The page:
A well-educated end-user is the radio technician’s best friend
In the first article in this two-part series, we explored why proper end-user training is critical to the successful implementation of a new radio system and for the effective operation of an existing one.
In this article we’ll continue the discussion. Let’s start with coverage maps. Training always should include predicted coverage maps of the end-users’ operation area. These maps should also include overlays of actual coverage. If your agency does not have predicted and actual coverage maps of your system, consider hiring a qualified consultant to perform a new coverage analysis for you. If it has been several years since a coverage analysis was performed, consider doing another one. Coverage problems due to site equipment failure can be detected with this data. More importantly, your users can see where they have coverage and where they do not.
Providing coverage and system performance information in training helps you establish confidence with your users and sets system performance expectations. Rest assured, your end-users will find every coverage hole in the system that you maintain. You need to find these areas before they do and let them know where they have stellar coverage, minimal coverage and no coverage. Never forget, no system is designed to provide 100% coverage; while we’d like to think our system has 100% coverage, the physics of RF doesn’t allow it and users should never think otherwise. An officer who knows that he is initiating a traffic stop in an area with minimal or no coverage will take extra precautions and his situational awareness will be heightened.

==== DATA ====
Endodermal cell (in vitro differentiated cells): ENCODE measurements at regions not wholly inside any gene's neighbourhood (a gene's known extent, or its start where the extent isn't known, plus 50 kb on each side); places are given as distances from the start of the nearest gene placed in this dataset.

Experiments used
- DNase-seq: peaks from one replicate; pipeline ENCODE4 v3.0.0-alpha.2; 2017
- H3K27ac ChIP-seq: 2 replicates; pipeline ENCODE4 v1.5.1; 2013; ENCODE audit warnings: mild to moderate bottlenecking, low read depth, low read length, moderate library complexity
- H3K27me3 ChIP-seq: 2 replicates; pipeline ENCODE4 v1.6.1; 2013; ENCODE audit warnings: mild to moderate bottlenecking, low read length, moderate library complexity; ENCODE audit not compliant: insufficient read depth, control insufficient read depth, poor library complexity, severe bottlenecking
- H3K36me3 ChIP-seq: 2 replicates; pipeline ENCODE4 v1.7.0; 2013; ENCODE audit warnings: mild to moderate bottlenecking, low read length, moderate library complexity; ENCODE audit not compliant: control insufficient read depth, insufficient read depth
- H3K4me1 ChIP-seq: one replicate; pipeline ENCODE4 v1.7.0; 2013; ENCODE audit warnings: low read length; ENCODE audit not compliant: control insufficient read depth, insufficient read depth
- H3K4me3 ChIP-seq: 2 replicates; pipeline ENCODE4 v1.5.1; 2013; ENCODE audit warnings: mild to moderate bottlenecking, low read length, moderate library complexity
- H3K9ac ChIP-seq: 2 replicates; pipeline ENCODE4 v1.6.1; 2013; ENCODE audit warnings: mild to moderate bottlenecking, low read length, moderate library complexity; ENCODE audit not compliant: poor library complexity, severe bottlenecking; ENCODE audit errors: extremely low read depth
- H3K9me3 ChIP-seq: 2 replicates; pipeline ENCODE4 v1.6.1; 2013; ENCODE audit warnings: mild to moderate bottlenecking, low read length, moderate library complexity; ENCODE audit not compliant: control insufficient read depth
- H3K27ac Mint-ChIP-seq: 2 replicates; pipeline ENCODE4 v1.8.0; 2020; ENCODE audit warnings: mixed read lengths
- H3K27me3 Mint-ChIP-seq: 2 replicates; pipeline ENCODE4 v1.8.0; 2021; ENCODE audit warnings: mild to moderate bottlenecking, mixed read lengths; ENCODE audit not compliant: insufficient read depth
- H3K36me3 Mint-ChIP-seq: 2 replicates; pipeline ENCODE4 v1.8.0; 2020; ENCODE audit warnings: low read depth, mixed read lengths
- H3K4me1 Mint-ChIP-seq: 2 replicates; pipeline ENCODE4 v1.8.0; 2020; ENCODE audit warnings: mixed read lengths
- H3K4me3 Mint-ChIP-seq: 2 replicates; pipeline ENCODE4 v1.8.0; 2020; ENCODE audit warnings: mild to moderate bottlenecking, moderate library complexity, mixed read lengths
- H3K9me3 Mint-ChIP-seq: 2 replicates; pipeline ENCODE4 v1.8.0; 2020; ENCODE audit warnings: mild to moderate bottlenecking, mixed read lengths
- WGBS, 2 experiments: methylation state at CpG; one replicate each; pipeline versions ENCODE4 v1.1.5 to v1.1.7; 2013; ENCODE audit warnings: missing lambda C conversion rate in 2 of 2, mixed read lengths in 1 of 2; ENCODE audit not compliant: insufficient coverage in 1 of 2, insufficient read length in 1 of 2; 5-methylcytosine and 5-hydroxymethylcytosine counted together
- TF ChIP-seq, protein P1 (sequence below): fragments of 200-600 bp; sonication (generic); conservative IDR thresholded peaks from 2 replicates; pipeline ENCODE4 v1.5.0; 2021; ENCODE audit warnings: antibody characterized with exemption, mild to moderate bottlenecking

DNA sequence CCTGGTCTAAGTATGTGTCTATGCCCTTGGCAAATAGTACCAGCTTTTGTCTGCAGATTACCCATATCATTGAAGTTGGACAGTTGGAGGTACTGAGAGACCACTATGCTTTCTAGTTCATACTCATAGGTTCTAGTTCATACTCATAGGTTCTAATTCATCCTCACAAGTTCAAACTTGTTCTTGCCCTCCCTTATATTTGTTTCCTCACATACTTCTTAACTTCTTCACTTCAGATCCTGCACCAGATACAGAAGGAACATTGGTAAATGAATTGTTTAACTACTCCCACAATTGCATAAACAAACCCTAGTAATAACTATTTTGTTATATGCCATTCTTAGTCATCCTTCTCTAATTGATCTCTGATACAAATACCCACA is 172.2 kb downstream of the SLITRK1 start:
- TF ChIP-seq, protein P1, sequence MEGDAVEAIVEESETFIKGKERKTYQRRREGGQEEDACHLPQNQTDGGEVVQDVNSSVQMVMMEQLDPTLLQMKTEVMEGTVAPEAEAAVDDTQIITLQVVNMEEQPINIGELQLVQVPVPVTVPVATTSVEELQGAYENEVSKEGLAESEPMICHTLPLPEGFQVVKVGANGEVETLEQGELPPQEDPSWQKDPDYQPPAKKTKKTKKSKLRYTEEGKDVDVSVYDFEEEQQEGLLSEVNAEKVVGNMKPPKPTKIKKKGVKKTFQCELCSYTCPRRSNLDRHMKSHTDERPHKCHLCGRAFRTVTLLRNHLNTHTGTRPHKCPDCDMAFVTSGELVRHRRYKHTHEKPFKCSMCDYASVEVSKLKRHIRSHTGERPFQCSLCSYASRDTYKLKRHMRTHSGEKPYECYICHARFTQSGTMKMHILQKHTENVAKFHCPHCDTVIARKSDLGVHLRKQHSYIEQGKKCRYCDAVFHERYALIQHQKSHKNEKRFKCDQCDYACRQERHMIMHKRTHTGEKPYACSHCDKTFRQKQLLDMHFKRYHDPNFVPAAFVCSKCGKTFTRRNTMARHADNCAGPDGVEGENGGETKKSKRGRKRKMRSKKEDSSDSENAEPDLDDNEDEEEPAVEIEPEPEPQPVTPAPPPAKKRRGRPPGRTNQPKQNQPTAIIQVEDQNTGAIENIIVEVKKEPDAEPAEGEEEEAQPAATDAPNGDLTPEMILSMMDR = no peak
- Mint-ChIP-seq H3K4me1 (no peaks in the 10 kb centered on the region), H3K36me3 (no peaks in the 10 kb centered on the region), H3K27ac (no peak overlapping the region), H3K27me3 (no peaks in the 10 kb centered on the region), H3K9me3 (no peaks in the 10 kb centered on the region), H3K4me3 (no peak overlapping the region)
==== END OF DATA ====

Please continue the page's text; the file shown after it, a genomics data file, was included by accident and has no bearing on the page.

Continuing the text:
Some localities are now requiring newly constructed buildings to contain bidirectional amplifiers, or BDAs. These systems are designed to provide first responders with coverage inside building areas that otherwise would have no coverage. Be sure that users know which buildings provide BDAs. And remember that when a building is on fire, it may have lost power — intentionally or unintentionally. If the BDAs uninterruptible power supply (UPS) is dead, it doesn’t work. Even worse is when the BDA is damaged but still is operational. An improperly performing BDA is a great jammer, a topic that is rarely discussed. Should first responders encounter one of these buildings, they need to know what they are up against.
End-users also should be taught proper battery care and maintenance for portable radios. In addition, RF energy safety should be covered; this often is skimmed over in the classroom. Because RF energy is non-ionizing radiation, prolonged exposure will adversely affect soft human tissue. RF energy also will burn tissue should a person come in contact with a mobile antenna or an exposed portable antenna. Modern radios are tested to a specific absorption rate (SAR), which ensures that the radio and authorized accessories will not overexpose users to unnecessary RF energy within acceptable occupational usage guidelines. This is important not only for safety, but also so that users understand why disassembly of the radio is prohibited and why certain unauthorized and untested accessories never should be used with the portable, as doing so could expose the user to excess RF energy.